About the Calvary Road Study Guide: This study guide by Rev. Stephen McCary is designed to be a chapter-by-chapter open discussion of the biblical truths taught in the 2016 updated edition of Roy Hession’s classic volume on the crucified life, The Calvary Road. Stimulating questions, Scripture readings, and fill-in-the-blank exercises will help you drive the message of The Calvary Road deep into your heart and life. To order your copy please visit https://www.clcpublications.com/shop/the-calvary-road-study-guide/

About the Author: Born in Chattanooga, Tennessee, Steve McCary was married to Pamela Meyer McCary for forty-five years before her death in 2015. They have two children and four grandchildren. At age thirty Steve surrendered his life to Christ; and, at age forty, he was called to shepherd a local church. He retired in 2017, after twenty-seven years. Today he provides part-time counseling and is an executive coach with WeAlign, LLC. In October 2016, Steve married Gwen Owens McCary, longtime family acquaintance and mother of three. They enjoy spending time with their family and ministering together in the community. To learn more please visit https://www.clcpublications.com/authors/8230/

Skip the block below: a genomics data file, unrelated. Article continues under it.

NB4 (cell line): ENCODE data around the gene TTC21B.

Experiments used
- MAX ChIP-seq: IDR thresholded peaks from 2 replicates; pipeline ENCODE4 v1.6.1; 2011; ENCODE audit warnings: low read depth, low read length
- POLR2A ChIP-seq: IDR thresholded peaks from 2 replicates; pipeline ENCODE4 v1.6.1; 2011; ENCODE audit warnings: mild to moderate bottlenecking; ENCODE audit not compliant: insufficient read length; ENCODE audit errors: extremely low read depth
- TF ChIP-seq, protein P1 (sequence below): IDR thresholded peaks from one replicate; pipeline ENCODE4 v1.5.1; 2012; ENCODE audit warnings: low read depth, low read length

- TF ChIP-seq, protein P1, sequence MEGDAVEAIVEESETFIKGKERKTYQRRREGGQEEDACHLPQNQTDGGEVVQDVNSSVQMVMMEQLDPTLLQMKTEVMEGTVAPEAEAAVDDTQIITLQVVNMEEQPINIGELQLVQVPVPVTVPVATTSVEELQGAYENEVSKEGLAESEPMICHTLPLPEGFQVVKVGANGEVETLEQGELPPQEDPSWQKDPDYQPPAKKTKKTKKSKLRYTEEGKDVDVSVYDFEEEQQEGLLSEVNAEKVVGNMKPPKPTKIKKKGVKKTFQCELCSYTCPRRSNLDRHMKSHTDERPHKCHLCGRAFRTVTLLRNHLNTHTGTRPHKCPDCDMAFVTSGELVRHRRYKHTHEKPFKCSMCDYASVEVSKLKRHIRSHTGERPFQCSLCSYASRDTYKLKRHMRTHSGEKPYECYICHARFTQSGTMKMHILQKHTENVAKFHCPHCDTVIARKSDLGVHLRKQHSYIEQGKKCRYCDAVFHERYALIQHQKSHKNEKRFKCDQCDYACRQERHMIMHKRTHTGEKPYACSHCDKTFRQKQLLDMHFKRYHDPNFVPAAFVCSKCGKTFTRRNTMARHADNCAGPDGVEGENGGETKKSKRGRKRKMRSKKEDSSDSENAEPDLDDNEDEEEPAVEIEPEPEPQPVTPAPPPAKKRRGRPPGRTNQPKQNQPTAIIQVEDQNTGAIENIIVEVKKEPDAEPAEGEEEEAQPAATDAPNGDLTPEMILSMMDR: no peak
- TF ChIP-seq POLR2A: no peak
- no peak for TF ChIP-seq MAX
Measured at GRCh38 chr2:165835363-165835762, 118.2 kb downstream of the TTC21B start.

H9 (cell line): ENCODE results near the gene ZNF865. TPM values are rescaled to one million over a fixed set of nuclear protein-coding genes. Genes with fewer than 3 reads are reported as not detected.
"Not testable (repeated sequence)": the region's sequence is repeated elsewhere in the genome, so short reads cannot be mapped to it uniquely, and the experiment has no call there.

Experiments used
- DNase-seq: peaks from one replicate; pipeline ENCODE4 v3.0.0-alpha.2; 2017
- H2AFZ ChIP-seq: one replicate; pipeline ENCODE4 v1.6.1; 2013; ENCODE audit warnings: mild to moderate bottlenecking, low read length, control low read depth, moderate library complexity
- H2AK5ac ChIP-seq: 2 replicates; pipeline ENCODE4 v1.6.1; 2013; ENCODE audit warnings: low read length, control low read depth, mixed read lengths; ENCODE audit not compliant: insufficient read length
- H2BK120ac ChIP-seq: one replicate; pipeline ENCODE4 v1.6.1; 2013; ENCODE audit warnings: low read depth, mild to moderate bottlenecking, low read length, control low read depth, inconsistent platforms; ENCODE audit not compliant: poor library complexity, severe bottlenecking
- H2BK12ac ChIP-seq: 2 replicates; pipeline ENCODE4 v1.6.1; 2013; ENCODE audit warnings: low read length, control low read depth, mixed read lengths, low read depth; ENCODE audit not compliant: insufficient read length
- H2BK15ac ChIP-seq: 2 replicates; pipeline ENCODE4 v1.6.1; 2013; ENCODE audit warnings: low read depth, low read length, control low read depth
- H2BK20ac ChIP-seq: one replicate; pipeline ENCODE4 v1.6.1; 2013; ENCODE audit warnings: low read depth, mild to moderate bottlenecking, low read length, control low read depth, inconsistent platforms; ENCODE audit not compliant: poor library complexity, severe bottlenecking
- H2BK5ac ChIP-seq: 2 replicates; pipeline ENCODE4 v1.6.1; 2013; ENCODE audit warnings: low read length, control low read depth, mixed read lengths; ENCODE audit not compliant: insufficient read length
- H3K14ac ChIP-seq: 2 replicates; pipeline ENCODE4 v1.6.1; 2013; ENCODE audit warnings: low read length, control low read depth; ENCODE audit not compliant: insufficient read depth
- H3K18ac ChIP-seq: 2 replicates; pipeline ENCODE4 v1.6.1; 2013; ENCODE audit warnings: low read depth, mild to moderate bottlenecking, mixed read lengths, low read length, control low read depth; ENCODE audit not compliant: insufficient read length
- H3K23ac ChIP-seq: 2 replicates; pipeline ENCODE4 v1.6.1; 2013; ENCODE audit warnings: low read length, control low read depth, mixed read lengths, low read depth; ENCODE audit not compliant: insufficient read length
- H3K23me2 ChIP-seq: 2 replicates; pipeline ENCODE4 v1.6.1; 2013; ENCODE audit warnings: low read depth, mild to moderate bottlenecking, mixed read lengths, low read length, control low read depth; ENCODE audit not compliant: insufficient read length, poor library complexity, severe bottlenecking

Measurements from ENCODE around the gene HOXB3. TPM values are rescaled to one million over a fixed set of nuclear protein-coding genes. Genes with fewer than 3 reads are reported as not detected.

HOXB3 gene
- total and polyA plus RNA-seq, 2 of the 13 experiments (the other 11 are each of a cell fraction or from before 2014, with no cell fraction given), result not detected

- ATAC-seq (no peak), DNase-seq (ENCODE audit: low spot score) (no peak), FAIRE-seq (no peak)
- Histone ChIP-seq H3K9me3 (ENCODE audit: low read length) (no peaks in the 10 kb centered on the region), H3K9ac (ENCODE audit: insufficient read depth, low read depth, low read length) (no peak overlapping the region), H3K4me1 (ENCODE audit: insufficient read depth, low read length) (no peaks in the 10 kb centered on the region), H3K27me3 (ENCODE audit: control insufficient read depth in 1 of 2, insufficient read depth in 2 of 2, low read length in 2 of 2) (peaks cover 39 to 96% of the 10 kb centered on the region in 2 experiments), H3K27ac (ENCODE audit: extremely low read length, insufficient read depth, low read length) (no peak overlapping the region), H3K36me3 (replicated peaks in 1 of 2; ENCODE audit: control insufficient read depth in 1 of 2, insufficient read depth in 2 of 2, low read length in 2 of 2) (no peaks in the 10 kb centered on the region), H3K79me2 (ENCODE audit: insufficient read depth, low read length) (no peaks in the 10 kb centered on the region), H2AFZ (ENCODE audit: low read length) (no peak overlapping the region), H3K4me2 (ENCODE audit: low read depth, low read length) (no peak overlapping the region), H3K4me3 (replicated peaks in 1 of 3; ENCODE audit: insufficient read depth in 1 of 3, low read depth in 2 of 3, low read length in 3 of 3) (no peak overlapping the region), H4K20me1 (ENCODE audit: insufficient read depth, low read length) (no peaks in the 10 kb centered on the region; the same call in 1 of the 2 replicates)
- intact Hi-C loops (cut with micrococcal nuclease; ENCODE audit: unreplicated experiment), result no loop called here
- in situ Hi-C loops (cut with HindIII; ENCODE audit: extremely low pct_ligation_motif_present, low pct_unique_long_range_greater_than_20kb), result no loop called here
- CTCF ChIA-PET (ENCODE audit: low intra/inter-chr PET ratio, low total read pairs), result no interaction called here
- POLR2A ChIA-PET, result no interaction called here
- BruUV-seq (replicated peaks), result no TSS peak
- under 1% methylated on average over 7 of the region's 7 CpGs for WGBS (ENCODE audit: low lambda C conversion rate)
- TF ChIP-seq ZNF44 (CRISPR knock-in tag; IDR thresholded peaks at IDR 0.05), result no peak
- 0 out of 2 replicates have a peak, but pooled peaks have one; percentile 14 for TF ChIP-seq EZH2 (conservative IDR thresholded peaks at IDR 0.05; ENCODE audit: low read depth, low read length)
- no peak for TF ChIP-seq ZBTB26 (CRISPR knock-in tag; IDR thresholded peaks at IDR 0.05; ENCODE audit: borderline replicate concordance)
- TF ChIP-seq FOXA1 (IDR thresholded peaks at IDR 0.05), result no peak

The Calvary Road: Do you long for revival and power in your life? Learn how Jesus can fill you with His spirit through brokenness, repentance and confession in this updated version of Hession’s classic, The Calvary Road. In the course of eleven chapters, Hession emphasizes the need for personal revival in life with Christ. https://www.clcpublications.com/shop/calvary-road-2016/

About CLC PublicationsCLC Publications (formerly Christian Literature Crusade) is the English language publishing house for CLC Ministries International. Headquartered in Fort Washington, PA, CLC has published books for the Deeper Christian Life for over 50 years. Our focus has been to publish books by trusted authors with a clear and timeless message.  As a part of CLC International, our books are sold and distributed in countries all over the world including but not limited to the UK, Australia, New Zealand, Canada, South Africa, India, the West Indies, and the Philippines. We are committed to being a significant part of fulfilling CLC’s international purpose of making evangelical Christian literature available to all nations so that people may come to faith and maturity in our Lord Jesus Christ. To learn more please visit: https://www.clcpublications.com/about/